“When an owner adds a user to a custom audience, it may fetch candidate ads from a buy-side platform,” Google says. “Returned ads and metadata can be stored in the custom audience’s “ads” field. Ad tech platforms may want to use this feature if they would like to start serving ads to this user right away.”

Very interestingly, just as with Topics API users can see what topics they’ve been assigned and delete ones they don’t want, people will also be able to see when apps have put them in custom audiences. And, like Topics, they can delete themselves from those audiences. In a very important point that marketers will need to pay attention to, doing so will prevent apps from adding them to audiences in the future. 

“The proposal intends to give users visibility to the list of installed apps that have at least one associated custom audience,” Google says. “Users can remove apps from this list. The removal will clear all the custom audiences associated with the apps and prevent the apps from joining new custom audiences.”

That’s kind of a big deal, and Google says details on that are to be determined and released in the future.

App publishers also have some control here: apps can manage how audiences are created from them, and can grant that control to ad networks they trust.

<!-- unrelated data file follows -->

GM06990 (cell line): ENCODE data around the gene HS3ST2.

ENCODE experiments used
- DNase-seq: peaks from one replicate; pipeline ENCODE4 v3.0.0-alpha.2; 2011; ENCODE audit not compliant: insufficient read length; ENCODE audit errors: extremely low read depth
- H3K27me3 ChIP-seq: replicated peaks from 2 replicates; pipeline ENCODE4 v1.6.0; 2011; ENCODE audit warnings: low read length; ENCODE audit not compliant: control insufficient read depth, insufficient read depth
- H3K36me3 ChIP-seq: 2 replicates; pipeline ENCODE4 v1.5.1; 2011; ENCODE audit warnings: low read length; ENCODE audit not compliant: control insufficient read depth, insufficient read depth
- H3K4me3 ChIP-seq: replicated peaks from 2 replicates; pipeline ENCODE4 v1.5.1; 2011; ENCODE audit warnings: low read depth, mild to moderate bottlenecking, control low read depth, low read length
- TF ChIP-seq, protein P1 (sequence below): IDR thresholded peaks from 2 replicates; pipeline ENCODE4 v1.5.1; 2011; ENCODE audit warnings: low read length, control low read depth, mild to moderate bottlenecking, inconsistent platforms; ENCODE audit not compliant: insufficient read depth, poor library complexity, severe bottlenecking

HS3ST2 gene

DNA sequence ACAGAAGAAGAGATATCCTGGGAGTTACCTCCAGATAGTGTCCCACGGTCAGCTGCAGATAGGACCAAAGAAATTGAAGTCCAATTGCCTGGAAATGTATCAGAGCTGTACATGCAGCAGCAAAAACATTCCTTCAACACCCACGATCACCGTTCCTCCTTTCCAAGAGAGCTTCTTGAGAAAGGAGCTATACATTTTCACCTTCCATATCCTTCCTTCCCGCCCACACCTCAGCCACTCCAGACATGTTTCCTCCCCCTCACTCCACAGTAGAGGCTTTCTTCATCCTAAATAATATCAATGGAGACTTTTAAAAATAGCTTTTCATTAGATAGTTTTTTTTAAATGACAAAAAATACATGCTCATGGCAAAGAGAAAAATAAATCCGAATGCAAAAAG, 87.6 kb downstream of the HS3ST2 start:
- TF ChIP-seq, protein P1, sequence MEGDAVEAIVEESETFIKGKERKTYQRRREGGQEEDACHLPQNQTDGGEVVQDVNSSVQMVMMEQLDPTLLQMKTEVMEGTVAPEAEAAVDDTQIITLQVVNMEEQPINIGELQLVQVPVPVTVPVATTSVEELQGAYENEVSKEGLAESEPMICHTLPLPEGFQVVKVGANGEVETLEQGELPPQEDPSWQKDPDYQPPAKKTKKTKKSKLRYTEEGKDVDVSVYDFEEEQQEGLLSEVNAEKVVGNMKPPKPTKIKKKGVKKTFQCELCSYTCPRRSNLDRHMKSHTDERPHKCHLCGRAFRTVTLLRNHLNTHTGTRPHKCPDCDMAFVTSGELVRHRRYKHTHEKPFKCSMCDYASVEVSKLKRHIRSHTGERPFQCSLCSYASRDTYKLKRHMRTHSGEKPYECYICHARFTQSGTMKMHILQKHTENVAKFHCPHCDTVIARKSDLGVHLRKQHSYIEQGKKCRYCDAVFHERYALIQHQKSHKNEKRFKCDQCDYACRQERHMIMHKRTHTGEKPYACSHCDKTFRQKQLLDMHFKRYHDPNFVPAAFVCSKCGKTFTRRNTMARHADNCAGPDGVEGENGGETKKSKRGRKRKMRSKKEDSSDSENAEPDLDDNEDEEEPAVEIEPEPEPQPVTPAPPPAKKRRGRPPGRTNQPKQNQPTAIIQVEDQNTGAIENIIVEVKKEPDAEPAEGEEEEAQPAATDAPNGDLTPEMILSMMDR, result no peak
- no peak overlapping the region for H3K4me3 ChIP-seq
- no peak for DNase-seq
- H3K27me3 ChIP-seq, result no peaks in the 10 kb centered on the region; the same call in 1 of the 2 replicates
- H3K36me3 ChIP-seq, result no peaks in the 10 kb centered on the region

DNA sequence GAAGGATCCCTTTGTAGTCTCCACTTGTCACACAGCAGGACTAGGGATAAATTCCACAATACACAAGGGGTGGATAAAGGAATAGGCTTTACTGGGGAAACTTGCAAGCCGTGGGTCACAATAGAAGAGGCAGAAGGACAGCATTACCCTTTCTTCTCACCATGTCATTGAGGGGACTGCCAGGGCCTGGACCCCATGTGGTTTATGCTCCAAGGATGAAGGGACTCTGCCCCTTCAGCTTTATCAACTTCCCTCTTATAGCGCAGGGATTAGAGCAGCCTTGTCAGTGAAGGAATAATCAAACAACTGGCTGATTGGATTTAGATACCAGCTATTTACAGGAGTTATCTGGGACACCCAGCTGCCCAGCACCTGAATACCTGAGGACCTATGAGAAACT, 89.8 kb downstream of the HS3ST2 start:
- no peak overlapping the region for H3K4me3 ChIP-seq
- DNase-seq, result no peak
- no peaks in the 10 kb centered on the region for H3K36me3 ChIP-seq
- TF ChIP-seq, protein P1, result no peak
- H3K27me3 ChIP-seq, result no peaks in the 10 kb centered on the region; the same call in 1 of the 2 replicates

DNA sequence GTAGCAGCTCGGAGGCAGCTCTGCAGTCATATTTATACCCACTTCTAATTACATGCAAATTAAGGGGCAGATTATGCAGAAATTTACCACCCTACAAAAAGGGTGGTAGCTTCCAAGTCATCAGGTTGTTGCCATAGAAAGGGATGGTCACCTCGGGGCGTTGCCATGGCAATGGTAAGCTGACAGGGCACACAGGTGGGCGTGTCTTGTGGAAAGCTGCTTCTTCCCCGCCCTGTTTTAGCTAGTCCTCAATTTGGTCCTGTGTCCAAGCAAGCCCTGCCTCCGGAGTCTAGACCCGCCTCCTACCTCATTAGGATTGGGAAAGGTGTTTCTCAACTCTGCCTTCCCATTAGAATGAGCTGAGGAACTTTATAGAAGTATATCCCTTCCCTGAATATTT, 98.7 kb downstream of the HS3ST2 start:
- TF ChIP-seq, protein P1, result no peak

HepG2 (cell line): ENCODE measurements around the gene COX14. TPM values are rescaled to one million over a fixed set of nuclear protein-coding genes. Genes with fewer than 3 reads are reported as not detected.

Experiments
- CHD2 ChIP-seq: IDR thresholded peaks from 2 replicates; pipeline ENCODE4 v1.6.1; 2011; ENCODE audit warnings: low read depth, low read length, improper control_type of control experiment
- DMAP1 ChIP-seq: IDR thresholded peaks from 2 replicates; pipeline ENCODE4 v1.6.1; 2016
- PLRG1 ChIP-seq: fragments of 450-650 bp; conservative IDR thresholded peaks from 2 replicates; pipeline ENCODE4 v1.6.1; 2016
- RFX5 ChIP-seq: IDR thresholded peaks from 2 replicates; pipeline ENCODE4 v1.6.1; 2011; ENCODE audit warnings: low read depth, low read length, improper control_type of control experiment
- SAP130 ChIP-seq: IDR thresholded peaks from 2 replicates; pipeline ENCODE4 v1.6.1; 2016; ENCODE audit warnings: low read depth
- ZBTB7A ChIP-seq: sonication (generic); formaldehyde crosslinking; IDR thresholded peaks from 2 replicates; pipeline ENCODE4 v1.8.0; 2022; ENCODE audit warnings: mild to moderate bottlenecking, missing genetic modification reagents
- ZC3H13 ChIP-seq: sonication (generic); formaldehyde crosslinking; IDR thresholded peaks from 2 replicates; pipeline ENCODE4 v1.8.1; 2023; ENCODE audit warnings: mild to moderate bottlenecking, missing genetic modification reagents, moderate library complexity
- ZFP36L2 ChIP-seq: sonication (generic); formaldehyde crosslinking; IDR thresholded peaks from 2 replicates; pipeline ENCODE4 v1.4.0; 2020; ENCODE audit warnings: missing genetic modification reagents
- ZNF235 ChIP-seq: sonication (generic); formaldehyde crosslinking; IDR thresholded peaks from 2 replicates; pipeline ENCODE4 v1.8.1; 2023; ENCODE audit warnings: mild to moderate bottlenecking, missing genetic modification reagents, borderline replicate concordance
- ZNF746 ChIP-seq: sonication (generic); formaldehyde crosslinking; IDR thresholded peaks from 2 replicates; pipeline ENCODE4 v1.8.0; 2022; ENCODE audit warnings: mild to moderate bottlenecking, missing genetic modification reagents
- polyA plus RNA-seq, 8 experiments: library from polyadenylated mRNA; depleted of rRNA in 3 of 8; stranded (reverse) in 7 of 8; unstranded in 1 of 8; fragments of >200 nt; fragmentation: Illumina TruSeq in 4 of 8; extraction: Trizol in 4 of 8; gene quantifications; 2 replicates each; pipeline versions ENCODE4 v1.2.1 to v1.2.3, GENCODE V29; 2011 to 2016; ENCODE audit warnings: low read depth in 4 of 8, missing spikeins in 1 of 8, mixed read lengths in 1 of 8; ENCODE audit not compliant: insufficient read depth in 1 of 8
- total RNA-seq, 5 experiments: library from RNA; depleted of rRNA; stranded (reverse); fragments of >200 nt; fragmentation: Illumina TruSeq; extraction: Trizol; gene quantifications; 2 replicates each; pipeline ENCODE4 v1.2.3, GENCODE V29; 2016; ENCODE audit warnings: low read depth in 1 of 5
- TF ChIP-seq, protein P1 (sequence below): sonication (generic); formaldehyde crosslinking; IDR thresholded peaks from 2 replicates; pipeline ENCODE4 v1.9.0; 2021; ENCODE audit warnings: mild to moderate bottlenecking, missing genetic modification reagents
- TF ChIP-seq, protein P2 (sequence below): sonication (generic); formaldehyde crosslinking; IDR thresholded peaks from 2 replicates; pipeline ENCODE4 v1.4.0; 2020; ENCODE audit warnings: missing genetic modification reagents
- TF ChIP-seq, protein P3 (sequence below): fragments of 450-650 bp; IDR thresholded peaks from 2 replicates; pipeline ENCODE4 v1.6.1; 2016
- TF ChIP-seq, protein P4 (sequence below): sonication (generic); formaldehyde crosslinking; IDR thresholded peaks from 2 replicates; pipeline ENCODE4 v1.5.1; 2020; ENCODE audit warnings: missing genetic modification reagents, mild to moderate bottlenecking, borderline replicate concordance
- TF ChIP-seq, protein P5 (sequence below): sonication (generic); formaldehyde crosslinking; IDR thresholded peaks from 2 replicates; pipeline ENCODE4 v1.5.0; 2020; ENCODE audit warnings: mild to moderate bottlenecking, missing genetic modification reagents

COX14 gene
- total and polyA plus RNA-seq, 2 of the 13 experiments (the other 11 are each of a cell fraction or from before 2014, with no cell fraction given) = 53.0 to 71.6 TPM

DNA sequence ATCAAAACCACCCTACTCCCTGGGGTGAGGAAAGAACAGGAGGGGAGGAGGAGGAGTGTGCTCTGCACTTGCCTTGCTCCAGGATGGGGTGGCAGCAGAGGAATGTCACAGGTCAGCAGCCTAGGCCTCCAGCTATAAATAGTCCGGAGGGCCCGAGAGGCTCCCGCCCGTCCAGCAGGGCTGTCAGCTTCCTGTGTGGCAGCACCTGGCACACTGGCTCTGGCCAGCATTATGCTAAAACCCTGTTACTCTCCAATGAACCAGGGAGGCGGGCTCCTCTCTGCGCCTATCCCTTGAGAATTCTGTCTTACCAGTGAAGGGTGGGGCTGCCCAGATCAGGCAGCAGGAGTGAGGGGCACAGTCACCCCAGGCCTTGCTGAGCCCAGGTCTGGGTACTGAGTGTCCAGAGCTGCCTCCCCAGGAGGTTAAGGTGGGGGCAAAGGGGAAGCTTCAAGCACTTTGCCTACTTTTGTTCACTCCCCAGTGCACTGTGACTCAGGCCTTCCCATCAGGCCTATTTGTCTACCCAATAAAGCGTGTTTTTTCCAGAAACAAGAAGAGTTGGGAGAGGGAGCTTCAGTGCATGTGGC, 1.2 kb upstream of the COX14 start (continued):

Much more to know about Privacy Sandbox on Android

With targeting, serving, and measuring ads on Android all changing, it’s clear that even though PSA provides much more than SKAN in terms of data, it also changes much more than SKAN in terms of how the mobile ad ecosystem functions. As the industry provides feedback and Google updates its documentation, we’ll continue to update you here.

There is, of course, much more to know about PSA. For more insight, check out these additional articles by Singular experts, including CEO Gadi Eliashiv.

That’s a small selection.

While PSA is definitely still in the future, it’s also definitely coming. And as we saw with SKAN on iOS, when it comes, there will be multiple industry players and partners who are unprepared and unready.

Our suggestion: don’t be one of them.

Talk to Singular about how to future-proof your marketing measurement and mobile attribution: book a demo today.